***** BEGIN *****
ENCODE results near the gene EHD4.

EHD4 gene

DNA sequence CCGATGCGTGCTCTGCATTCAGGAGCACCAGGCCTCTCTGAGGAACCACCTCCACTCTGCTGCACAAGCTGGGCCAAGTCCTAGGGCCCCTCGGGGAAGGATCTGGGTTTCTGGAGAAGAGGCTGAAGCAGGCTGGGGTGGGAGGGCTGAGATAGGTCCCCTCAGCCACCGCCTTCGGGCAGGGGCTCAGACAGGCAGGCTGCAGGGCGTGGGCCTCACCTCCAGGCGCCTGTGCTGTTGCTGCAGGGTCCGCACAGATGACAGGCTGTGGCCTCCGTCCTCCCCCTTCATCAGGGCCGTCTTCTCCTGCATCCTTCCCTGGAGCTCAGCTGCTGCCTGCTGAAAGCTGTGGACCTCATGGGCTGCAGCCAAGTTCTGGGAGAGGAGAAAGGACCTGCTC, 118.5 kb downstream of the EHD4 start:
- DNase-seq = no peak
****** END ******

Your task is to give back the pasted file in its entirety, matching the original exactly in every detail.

ENCODE results near the gene EHD4.

EHD4 gene

DNA sequence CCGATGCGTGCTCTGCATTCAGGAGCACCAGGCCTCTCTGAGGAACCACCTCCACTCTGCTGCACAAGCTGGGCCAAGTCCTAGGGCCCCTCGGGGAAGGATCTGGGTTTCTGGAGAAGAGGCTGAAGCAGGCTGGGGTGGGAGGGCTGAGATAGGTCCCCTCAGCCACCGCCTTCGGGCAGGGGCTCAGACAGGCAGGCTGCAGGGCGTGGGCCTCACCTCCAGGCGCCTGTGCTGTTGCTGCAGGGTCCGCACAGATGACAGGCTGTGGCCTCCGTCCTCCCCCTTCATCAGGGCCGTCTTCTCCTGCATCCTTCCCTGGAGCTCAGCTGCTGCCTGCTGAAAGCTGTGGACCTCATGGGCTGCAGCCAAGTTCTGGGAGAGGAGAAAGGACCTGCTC, 118.5 kb downstream of the EHD4 start:
- DNase-seq = no peak